Implications of compressed files on Forensics

In General terms, Data compression means reducing the size of a file using specialized tools and techniques. Data compression can be done on virtually any file. The file could be a program, video, audio, images, documents and so on. It is done to save hard disk space or the bandwidth which is used in case of streaming media files (Casey, 2011). A compressed file can contain both compressed data as well as uncompressed data. Data compression can be broadly classified into two types:

a) Lossless compression

Lossless file compression uses an algorithm technique which doesn't result in any loss of the data. In other words, the compression wouldn't affect the quality of the file and that the file would be identical to the original file, except that the size would be reduced. After the compression, the decompression would result in the original file size and with the original quality. One of the most popular lossless compression methods is the LZW method. Deflate method is a variation of LZW method which is a bit more optimized for speed. WinZip, Alsip and most other compression tools use the Deflate method. WinRAR, the most popular commercial tool for file compression uses a modified version of Deflate (Ladino, n.d.).

b) Lossy Compression

Lossy file compression uses an algorithm technique which results in data loss. In other words, after a file is decompressed back to its original state, it would not be identical and it would have suffered data loss. MPG, JPEG are some of the examples of Lossy data compression (Ladino, n.d.).

How the data compression works ?

The LZW algorithm works by storing and referencing repetitive patterns in the file through its built-in data dictionary. So, a particular information which is repeated a number of times throughout in the file, need not be stored specifically each times, hence it's replaced by just a reference. This algorithm is the most efficient for files such as documents, monochromatic image files such as GIF (Graphical Interchange Format) and TIFF (Tagged image file format) (Casey, 2011)

Implications of compressed files on Forensics.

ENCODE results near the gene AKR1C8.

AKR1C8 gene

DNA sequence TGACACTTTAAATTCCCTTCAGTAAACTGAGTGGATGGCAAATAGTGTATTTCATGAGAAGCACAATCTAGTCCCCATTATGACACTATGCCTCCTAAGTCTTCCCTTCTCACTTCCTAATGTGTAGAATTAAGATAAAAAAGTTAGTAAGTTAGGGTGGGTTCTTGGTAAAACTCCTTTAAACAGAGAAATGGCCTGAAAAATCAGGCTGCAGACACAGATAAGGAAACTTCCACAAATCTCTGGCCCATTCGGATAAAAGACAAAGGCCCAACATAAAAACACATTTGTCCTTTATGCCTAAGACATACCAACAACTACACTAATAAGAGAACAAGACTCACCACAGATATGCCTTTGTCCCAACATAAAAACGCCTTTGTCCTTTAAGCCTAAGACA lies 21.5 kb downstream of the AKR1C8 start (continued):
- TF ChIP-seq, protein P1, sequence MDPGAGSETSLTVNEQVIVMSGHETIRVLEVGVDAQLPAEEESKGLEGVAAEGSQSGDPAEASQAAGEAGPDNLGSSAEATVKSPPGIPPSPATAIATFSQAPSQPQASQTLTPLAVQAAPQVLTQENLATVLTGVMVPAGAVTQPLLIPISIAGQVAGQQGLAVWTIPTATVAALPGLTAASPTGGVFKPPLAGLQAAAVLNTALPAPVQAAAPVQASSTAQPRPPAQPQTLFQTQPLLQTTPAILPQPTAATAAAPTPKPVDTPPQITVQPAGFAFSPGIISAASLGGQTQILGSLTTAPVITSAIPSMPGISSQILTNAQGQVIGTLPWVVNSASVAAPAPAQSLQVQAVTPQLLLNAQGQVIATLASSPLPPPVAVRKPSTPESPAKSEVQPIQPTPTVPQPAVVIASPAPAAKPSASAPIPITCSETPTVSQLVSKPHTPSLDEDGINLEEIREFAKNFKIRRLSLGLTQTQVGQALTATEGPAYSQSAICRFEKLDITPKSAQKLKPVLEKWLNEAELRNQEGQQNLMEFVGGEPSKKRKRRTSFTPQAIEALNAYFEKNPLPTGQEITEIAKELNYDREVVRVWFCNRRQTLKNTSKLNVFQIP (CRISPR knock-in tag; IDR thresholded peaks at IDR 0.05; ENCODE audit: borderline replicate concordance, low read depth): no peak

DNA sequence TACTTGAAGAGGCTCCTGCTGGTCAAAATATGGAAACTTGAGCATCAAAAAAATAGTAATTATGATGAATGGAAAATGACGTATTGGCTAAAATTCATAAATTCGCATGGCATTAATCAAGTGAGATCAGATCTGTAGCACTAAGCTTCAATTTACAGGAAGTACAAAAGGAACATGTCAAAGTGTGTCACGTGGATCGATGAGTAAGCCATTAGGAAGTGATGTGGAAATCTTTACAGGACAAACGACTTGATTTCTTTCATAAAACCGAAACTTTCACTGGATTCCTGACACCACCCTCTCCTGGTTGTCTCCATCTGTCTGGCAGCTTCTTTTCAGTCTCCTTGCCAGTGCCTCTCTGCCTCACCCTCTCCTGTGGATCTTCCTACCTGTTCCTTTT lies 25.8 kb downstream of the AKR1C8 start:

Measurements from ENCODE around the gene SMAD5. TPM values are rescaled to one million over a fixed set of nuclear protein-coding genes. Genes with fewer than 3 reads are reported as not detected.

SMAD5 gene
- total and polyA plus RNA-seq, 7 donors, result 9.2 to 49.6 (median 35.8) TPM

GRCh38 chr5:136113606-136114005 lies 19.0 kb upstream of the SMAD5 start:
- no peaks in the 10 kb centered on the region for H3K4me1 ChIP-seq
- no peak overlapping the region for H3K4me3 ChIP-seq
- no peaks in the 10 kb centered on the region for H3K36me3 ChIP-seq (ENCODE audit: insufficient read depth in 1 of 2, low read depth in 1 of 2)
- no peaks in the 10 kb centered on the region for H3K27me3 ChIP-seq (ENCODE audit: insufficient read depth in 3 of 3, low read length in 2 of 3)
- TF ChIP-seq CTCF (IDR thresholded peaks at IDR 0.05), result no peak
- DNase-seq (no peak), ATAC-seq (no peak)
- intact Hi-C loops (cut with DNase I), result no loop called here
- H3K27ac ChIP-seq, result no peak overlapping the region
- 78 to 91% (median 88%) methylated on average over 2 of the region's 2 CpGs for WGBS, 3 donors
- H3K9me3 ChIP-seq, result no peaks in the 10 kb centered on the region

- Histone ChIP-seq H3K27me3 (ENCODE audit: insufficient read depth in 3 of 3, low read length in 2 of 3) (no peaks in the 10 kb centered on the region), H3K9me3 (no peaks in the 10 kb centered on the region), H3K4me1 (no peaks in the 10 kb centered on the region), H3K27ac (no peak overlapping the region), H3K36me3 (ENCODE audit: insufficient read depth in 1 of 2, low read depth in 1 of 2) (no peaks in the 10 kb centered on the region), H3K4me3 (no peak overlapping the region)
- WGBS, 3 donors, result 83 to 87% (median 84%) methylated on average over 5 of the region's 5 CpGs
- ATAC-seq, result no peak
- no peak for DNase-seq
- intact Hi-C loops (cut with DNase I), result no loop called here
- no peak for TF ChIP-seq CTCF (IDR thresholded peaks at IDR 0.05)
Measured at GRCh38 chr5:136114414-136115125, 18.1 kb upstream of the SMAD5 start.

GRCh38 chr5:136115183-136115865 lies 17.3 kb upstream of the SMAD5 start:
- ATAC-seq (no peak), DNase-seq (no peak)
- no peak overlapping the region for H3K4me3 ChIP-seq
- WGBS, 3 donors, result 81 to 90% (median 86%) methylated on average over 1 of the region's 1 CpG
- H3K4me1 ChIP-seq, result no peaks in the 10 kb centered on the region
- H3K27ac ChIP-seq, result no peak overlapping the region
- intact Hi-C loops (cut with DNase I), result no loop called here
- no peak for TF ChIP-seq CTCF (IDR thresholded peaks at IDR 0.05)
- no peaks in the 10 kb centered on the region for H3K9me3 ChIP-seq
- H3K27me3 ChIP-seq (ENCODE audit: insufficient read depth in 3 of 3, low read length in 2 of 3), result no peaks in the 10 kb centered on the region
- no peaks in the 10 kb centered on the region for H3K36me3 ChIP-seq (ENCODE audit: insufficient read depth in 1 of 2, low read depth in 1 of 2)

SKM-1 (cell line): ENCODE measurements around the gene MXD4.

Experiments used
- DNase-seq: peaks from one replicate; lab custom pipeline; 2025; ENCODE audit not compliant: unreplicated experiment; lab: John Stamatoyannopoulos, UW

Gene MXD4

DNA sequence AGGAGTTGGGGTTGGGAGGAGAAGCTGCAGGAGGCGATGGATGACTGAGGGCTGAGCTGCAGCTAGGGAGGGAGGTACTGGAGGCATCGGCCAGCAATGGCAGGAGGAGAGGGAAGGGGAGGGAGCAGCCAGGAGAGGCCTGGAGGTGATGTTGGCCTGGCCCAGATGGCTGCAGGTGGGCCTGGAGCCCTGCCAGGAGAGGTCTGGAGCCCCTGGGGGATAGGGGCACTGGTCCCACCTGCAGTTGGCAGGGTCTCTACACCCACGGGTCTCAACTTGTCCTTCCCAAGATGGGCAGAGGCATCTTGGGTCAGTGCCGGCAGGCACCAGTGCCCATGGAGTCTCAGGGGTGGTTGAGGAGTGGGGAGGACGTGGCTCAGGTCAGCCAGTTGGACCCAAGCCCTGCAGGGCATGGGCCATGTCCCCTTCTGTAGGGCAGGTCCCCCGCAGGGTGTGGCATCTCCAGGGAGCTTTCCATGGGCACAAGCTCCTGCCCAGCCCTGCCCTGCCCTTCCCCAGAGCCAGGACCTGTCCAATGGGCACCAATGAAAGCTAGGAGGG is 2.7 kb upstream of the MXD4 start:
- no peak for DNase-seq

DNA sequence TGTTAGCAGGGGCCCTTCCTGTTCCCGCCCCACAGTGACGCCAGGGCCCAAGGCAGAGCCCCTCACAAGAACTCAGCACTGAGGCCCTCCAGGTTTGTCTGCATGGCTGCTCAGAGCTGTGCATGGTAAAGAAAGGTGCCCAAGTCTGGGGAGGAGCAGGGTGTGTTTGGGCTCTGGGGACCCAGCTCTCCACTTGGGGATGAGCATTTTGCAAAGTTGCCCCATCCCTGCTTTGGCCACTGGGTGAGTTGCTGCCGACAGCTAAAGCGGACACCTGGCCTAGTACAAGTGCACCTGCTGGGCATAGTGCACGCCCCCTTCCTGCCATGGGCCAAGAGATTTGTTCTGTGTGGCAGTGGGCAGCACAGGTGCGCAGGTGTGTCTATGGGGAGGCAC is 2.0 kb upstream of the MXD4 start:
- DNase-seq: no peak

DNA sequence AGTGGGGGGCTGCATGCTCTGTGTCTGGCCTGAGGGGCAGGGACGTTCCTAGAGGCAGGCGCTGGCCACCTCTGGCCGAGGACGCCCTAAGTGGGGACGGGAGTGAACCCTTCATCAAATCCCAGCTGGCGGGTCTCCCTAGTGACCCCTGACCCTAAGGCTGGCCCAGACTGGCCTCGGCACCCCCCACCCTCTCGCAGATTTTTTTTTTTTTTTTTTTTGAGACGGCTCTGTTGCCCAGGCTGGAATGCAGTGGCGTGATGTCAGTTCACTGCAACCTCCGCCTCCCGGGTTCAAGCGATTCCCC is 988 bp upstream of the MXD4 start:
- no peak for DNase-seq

If a document exists on a computer in a compressed state, then it would stay compressed until it's deleted. So, searching a disk for a keyword that exists in the compressed file which has been deleted would not yield any result. As the length information is preceded by any sort of data within a compressed file, a search for a file header would not yield anything and be unsuccessful. The digital forensic investigator involved in an investigation involving deleted compressed files must choose a tool which is compatible with the compressed files. (For instance Encase Forensic). If the tool doesn't support that, a compressed file would no longer appear the way it is. For instance, a 64 Kb file was compressed to a 12 Kb file using the WinZip compression tool. The file, let's say occupies 10 clusters (clusters are a unit of allocable space for storage within a hard disk) when it is compressed. The MFT record would indicate that the file of size 64 Kb would not fit in 10 clusters and the area around the file would be reported to belonging to that file which in fact is not and is a slack space. If the forensic tool doesn't support compression then it may report that the file is incorrect (Paul Sanderson, 2002).

Since the usage of compressed files in day to day operations is so large and important, it carries a significant importance in the realm of digital forensic. The purpose of a digital forensic investigator here, is to recover the original data or at least some part of the original data so that it can be decompressed and examined at least to identify the material under examination and get something out of it. To demonstrate the difference between a regular file and compressed file, let's take an example of a case where a Microsoft document is to be searched for a text 'XYZ'. By knowing the file signature. It was pretty easy to find the text within a file. But when a compressed file is there, one is not aware of its proper extension as it can be any form. So in that hex editor won't give us the same result like that of regular file.

Expertsmind Rated 4.9 / 5 based on 47215 reviews.
Review Site

More than 18, 378, 87 Solved Course Assignments and Q&A, Easy Download!! Find Now